STEP 8 – STRATEGIES &
LONG-TERM OBJECTIVES
STEP 8 – QSPM MATRIX
STEP 8 – QSPM MATRIX
STEP 8 – GRAND STRATEGY MATRIX
STEP 6 – BCG MATRIX
STEP 8 – SPACE MATRIX
STEP 5 – SPACE MATRIX
STEP 2: INTERNAL FACTOR EVALUATION (IFE) MATRIX
WEAKNESSES:

Lack of awareness among target market
Weak advertising campaign in Pakistan
Revenue from confectionery decreased by 14%
Low credit sales and profit margins to retailers
Weak e-promotion activities
Difficulty in launching expensive brands due to weak income of consumer base
STEP 6: STRENGTHS
& WEAKNESSES
STRENGTHS:

Socially responsible company
Nestlé’s products have a strong brand image in Pakistan
Strong sales force is a major resource for the company
Quality product distribution networks in Pakistan
Net profits increased by 94%
Price to earnings ratio decreased from 38.9 to 18.8
Export sales increased by 48% to PKR 3.3 billion
N.B. Data from Pakistan Bureau of Statistics (2012)
STEP 6: STRENGTHS
& WEAKNESSES
STEP 3: EXTERNAL FACTOR EVALUATION (EFE) MATRIX
STEP 1: COMPETITIVE PROFILE
MATRIX (CPM)
1900+
Nestle Scenario from 1866 to 2014
Nestle Scenario from 1866 to 2014
HISTORY
HISTORY
HISTORY
QUESTIONS?
Business Recorder (2013). Nestlé Pakistan Limited. Retrieved May 01, 2013 from http://www.brecorder.com/brief-recordings/0/1153629/

David, F. R. (2010). Strategic Management: Concepts and Cases. 13th edn. Prentice Hall, New Jersey.

Naeem, U. (2008). A new packaged milk brand flows into Pakistan. Retrieved May 08, 2013 from http://www.brandchannel.com/features_effect.asp?pf_id=445

Nestlé Pakistan (2012). Annual Report 2012. Retrieved May 18, 2013 from http://www.nestle.pk/asset-library/Documents/Financial_Reports/Nestle_AR_2012.pdf

Nestlé Pakistan (2013). About us. Retrieved May 04, 2013 from http://www.nestle.pk/aboutus/nestlepakistan

Pakistan Bureau of Statistics (PBS) (2013). Demographic and research. Retrieved May 14, 2013 from http://www.pbs.gov.pk/content/demographic-and-research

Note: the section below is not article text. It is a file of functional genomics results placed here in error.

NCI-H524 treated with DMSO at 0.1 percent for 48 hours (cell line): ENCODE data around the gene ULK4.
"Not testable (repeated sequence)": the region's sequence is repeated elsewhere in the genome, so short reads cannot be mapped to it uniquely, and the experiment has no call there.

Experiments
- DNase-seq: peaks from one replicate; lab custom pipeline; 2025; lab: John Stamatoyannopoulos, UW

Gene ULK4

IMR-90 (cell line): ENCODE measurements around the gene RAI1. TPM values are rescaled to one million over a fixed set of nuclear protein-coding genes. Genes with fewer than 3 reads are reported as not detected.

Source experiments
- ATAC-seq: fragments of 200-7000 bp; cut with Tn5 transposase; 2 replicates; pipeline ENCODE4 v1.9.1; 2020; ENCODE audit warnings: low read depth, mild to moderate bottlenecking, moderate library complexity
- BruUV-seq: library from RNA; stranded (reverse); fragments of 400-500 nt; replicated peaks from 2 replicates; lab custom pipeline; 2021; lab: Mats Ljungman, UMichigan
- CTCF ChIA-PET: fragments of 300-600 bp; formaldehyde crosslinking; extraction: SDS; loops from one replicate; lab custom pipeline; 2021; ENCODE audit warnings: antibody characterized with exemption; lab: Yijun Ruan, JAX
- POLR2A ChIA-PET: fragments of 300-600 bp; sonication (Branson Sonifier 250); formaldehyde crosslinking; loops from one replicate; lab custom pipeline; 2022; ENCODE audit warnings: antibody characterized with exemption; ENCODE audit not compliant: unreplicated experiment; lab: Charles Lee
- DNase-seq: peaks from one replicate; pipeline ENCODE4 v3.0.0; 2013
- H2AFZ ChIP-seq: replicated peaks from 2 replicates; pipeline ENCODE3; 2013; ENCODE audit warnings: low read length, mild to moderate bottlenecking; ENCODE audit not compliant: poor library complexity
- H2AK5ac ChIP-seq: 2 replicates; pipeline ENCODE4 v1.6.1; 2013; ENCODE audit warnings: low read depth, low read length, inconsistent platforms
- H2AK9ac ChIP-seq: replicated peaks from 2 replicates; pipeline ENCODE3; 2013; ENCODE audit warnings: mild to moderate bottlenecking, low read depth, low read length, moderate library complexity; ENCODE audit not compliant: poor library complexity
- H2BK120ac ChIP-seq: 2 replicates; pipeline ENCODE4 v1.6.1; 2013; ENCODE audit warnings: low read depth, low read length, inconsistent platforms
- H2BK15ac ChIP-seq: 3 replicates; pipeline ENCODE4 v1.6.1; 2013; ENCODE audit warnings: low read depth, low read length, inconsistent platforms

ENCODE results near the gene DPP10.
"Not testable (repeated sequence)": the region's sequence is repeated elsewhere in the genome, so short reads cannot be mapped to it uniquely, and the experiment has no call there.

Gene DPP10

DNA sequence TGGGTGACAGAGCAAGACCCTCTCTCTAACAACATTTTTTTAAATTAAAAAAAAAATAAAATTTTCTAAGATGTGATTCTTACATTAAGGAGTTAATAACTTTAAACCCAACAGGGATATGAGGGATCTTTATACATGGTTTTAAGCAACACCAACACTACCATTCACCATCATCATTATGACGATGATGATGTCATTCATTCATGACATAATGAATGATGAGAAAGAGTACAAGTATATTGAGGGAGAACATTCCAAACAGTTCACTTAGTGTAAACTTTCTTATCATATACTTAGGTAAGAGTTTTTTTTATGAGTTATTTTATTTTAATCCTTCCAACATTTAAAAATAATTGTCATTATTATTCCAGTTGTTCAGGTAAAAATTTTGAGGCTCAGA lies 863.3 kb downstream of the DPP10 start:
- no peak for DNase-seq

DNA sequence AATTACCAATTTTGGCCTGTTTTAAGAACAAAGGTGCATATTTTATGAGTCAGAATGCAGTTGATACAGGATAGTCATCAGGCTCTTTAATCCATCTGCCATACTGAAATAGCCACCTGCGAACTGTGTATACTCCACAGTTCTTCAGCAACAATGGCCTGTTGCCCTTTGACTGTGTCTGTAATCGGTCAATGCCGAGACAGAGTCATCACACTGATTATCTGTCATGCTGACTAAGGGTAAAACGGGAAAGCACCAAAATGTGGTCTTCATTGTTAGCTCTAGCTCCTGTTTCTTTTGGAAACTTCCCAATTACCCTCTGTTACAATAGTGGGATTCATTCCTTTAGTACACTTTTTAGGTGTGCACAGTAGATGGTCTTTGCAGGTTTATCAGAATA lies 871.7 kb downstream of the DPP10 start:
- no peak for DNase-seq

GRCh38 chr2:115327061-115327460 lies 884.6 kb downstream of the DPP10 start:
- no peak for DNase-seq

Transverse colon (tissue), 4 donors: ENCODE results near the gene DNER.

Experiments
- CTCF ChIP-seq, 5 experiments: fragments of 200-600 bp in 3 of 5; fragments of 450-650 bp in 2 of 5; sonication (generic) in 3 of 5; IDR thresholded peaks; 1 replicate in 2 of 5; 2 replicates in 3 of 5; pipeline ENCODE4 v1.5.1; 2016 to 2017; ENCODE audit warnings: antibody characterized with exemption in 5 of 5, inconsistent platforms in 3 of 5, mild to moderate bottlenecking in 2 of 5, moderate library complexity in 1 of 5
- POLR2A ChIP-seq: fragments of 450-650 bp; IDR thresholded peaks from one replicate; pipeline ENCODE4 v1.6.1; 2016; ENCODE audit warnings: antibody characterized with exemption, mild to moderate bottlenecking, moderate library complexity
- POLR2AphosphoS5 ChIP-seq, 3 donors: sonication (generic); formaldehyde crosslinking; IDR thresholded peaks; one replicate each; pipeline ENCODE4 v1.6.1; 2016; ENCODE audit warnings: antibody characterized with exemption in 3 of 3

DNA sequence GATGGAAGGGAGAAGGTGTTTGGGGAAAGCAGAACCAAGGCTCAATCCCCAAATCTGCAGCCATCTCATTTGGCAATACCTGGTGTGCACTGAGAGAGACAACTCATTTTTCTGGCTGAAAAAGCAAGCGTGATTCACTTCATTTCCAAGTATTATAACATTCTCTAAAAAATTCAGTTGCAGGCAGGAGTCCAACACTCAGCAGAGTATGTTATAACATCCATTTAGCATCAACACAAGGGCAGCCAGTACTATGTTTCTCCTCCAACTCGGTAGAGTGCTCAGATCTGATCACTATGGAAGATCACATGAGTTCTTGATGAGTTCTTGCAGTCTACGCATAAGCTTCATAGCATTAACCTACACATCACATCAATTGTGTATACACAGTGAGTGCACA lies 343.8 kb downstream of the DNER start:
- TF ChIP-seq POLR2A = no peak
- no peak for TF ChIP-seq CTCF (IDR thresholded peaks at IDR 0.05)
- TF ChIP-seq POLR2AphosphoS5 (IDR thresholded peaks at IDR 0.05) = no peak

Rasheed, H. (2009). Strategic Model of Nestlé Pakistan. Retrieved May 10, 2013 from http://www.slideshare.net/hammadrasheed7/nestle-strategic-model
REFERENCES
Strategy-Evaluation Assessment Matrix
STEP 12 – STRATEGY REVIEW & EVALUATION
RUMELT’S CRITERIA:

Consistency – strategies should be consistent with goals and policies

Consonance – strategies should be responsive to existing and expected changes in the external environment (trends), and should match the firm’s internal strengths and weaknesses to the external opportunities and threats

Feasibility – strategies should be practical and achievable with the given physical, human, and financial resources of the company

Advantage – strategies should lead to the development and/or sustenance of a competitive advantage for the company by helping it achieve superiority in resources, skills, and/or position
STEP 12 – STRATEGY REVIEW & EVALUATION
ANNUAL OBJECTIVES:

The following tentative schedule is to be provided to the R&D department:
Idea Generation &Idea Screening by end of FY 2014
Feature Specification & Prototype Development by end of FY 2015
Test Marketing by end of FY 2016
Commercial Launch by end of FY 2017
Pulse advertising: increases in intensity periodically, specifically during summer holidays:
Achieve 35% share of mind by end of FY 2014
Achieve 45% share of mind by end of FY 2015
Migration of promotional activities to an online platform:
Migrate 20% by end of FY 2014
Migrate 30% by end of FY 2015
STEP 7 – ANNUAL OBJECTIVES
& POLICIES
STEP 4 – SWOT MATRIX
The confectionery company Rowntree Mackintosh was acquired in 1988 for $4.5 billion, which brought brands such as Kit Kat, Smartie and Aero.

The first half of the 1990s proved to be favorable for Nestlé. Trade barriers crumbled, and world markets developed into more or less integrated trading areas.

HISTORY
DETAILS
THE END
THANK YOU

COMPREHENSIVE CASE ANALYSIS: NESTLÉ PAKISTAN LIMITED
BUSINESS POLICY & STRATEGY
COMPREHENSIVE ANALYSIS:
NESTLÉ PAKISTAN LIMITED

BUSINESS POLICY & STRATEGY
Students:

Hafiz M. Noman
MBA-IV, 1303016
Mehreen Nauman
MBA-IV, 1303018
Darakhshan Ali
MBA-IV, 1303010

Lecturer:

Mr. Shahood Alam

Department of :
Karachi University Business School (KUBS)

University of Karachi
Darakhshan Ali
Introduction
History
Company Scenario from 1866 to 2014
Products
Mehreen Nauman
Marketing & Sales Strategy
SWOT Analysis
Hafiz Muhammad Noman
Internal & External Factors Evaluations
Conclusion
Henri Nestle
Founder
1866
2014


1866
2014
1860 +

In September 1866, in Vevey, Henri Nestlé developed a milk-based baby food, and soon began marketing it.

In 1877 the Nestlé Company added condensed milk, such that the firms became direct and fierce rivals.

1900+